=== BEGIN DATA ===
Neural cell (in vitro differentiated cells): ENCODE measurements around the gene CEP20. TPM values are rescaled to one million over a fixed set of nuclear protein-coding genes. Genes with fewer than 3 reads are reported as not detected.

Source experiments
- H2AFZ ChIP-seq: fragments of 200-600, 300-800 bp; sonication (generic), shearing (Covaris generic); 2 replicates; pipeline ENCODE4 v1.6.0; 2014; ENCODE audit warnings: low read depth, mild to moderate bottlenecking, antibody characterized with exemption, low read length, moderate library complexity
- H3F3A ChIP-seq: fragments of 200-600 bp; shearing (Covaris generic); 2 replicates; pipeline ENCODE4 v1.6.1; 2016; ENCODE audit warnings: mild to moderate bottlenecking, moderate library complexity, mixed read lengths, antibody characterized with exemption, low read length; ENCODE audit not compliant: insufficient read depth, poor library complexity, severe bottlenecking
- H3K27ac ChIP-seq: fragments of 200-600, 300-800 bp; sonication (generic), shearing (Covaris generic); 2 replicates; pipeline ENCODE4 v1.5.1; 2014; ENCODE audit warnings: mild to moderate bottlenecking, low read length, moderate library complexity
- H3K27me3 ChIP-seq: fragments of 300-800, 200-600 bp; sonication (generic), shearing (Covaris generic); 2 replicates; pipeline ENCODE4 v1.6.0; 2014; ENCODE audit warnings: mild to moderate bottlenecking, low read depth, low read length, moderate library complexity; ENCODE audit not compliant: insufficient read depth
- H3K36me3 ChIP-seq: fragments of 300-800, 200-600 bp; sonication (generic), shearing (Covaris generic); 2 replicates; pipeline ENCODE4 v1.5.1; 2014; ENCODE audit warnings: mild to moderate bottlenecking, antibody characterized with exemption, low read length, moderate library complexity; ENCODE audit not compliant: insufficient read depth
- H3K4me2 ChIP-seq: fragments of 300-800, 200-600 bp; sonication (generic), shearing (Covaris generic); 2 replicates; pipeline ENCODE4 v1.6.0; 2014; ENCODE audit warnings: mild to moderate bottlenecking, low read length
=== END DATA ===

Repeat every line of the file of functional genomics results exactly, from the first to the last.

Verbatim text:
Neural cell (in vitro differentiated cells): ENCODE measurements around the gene CEP20. TPM values are rescaled to one million over a fixed set of nuclear protein-coding genes. Genes with fewer than 3 reads are reported as not detected.

Source experiments
- H2AFZ ChIP-seq: fragments of 200-600, 300-800 bp; sonication (generic), shearing (Covaris generic); 2 replicates; pipeline ENCODE4 v1.6.0; 2014; ENCODE audit warnings: low read depth, mild to moderate bottlenecking, antibody characterized with exemption, low read length, moderate library complexity
- H3F3A ChIP-seq: fragments of 200-600 bp; shearing (Covaris generic); 2 replicates; pipeline ENCODE4 v1.6.1; 2016; ENCODE audit warnings: mild to moderate bottlenecking, moderate library complexity, mixed read lengths, antibody characterized with exemption, low read length; ENCODE audit not compliant: insufficient read depth, poor library complexity, severe bottlenecking
- H3K27ac ChIP-seq: fragments of 200-600, 300-800 bp; sonication (generic), shearing (Covaris generic); 2 replicates; pipeline ENCODE4 v1.5.1; 2014; ENCODE audit warnings: mild to moderate bottlenecking, low read length, moderate library complexity
- H3K27me3 ChIP-seq: fragments of 300-800, 200-600 bp; sonication (generic), shearing (Covaris generic); 2 replicates; pipeline ENCODE4 v1.6.0; 2014; ENCODE audit warnings: mild to moderate bottlenecking, low read depth, low read length, moderate library complexity; ENCODE audit not compliant: insufficient read depth
- H3K36me3 ChIP-seq: fragments of 300-800, 200-600 bp; sonication (generic), shearing (Covaris generic); 2 replicates; pipeline ENCODE4 v1.5.1; 2014; ENCODE audit warnings: mild to moderate bottlenecking, antibody characterized with exemption, low read length, moderate library complexity; ENCODE audit not compliant: insufficient read depth
- H3K4me2 ChIP-seq: fragments of 300-800, 200-600 bp; sonication (generic), shearing (Covaris generic); 2 replicates; pipeline ENCODE4 v1.6.0; 2014; ENCODE audit warnings: mild to moderate bottlenecking, low read length